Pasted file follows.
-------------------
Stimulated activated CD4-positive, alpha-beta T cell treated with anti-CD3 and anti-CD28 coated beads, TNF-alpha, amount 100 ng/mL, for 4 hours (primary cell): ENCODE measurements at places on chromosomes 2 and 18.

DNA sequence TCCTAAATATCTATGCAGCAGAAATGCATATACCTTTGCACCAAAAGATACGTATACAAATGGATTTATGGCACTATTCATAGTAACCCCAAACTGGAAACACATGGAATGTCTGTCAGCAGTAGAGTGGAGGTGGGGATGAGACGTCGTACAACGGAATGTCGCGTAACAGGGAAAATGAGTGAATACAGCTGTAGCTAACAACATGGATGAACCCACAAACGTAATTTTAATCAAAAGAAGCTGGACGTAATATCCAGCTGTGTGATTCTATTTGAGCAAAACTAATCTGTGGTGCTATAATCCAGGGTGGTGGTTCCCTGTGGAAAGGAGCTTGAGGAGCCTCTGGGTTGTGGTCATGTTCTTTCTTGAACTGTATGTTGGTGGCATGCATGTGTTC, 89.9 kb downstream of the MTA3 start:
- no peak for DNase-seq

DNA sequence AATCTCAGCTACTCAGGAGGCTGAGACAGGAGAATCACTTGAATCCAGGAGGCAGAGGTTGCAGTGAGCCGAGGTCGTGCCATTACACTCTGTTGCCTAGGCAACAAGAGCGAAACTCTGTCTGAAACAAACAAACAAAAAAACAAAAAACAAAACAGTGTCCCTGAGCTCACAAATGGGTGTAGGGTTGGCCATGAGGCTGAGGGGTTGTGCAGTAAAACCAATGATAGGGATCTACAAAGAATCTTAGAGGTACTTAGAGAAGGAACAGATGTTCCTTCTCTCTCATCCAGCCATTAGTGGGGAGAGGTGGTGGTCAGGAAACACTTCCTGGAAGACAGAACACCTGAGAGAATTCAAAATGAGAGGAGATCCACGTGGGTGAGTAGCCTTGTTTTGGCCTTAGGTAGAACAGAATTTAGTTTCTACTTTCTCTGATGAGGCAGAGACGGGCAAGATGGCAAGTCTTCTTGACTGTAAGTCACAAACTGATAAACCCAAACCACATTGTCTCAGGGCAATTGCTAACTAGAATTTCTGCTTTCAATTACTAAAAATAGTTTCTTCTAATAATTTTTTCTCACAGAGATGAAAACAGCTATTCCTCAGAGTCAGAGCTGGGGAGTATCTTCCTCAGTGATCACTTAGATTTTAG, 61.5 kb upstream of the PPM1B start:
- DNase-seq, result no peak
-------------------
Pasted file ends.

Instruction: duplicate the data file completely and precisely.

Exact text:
Stimulated activated CD4-positive, alpha-beta T cell treated with anti-CD3 and anti-CD28 coated beads, TNF-alpha, amount 100 ng/mL, for 4 hours (primary cell): ENCODE measurements at places on chromosomes 2 and 18.

DNA sequence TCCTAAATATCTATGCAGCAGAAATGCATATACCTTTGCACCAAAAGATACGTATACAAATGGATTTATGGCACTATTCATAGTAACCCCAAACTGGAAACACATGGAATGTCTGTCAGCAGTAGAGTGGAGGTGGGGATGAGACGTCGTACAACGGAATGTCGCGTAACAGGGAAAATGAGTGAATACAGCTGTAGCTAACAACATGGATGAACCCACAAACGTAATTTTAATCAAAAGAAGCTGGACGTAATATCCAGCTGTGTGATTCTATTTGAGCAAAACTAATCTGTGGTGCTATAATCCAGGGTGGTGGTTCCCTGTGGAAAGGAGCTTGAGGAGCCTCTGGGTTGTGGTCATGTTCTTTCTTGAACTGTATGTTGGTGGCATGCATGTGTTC, 89.9 kb downstream of the MTA3 start:
- no peak for DNase-seq

DNA sequence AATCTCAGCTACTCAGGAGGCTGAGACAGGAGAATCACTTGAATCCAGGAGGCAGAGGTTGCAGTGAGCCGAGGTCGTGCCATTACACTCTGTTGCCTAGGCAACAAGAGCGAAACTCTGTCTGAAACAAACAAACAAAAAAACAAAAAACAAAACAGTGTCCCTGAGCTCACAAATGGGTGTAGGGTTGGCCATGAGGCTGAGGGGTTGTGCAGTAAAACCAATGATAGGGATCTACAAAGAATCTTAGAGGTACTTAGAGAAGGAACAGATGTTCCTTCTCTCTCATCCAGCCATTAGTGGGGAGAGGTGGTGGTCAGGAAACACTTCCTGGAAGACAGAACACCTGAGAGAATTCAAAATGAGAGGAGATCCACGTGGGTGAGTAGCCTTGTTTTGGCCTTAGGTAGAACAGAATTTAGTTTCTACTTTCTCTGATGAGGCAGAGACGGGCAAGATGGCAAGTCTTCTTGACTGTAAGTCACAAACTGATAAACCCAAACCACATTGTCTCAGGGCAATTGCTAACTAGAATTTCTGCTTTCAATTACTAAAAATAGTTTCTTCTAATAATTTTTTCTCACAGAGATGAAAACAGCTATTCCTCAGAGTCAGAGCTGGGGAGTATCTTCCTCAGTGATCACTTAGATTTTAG, 61.5 kb upstream of the PPM1B start:
- DNase-seq, result no peak